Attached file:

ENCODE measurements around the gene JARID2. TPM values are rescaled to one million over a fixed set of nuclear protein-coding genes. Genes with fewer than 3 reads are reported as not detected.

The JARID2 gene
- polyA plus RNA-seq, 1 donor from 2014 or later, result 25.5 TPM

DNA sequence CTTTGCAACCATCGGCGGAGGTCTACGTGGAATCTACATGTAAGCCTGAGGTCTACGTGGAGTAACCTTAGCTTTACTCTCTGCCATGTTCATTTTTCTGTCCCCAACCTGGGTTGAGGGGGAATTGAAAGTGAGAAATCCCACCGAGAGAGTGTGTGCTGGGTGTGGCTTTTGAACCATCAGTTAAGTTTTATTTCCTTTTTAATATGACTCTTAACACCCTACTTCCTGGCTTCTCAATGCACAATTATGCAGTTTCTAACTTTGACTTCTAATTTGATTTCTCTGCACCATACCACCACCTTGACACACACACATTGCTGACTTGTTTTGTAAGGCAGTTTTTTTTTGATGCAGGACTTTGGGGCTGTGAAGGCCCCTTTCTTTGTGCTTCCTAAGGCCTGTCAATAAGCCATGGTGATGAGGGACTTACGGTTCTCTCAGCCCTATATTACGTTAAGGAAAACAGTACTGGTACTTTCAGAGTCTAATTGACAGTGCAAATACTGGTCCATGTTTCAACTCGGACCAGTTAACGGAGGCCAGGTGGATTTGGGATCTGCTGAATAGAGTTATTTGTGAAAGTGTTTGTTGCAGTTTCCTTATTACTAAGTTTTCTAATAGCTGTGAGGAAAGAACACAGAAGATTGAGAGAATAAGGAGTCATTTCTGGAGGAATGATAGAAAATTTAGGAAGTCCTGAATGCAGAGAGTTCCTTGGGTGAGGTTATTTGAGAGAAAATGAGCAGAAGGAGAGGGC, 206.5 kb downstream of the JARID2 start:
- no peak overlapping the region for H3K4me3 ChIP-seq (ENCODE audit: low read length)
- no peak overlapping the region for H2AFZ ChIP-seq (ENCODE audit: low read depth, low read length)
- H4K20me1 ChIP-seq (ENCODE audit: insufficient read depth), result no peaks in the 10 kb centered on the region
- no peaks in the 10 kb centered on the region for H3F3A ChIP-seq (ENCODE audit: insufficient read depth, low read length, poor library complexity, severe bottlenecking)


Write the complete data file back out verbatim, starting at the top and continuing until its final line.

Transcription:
ENCODE measurements around the gene JARID2. TPM values are rescaled to one million over a fixed set of nuclear protein-coding genes. Genes with fewer than 3 reads are reported as not detected.

The JARID2 gene
- polyA plus RNA-seq, 1 donor from 2014 or later, result 25.5 TPM

DNA sequence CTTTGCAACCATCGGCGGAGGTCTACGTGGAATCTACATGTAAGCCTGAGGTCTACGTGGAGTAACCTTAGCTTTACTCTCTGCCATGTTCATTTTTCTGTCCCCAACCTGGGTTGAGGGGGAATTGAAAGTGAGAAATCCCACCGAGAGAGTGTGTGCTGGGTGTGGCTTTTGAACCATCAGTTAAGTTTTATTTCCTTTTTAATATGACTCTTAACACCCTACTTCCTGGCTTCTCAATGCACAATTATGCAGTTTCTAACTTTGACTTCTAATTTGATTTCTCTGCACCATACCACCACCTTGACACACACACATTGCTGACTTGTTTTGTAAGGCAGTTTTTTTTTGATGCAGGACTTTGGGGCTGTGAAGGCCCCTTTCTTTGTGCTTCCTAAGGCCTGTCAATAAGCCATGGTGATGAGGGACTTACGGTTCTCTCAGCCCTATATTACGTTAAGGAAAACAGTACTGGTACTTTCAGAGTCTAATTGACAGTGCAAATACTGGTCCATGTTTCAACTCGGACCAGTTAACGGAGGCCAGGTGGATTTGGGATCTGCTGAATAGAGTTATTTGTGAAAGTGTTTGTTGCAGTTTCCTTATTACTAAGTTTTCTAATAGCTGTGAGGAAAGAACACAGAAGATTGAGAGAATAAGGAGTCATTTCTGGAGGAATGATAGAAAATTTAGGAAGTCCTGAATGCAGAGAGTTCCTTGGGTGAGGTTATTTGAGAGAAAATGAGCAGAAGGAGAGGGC, 206.5 kb downstream of the JARID2 start:
- no peak overlapping the region for H3K4me3 ChIP-seq (ENCODE audit: low read length)
- no peak overlapping the region for H2AFZ ChIP-seq (ENCODE audit: low read depth, low read length)
- H4K20me1 ChIP-seq (ENCODE audit: insufficient read depth), result no peaks in the 10 kb centered on the region
- no peaks in the 10 kb centered on the region for H3F3A ChIP-seq (ENCODE audit: insufficient read depth, low read length, poor library complexity, severe bottlenecking)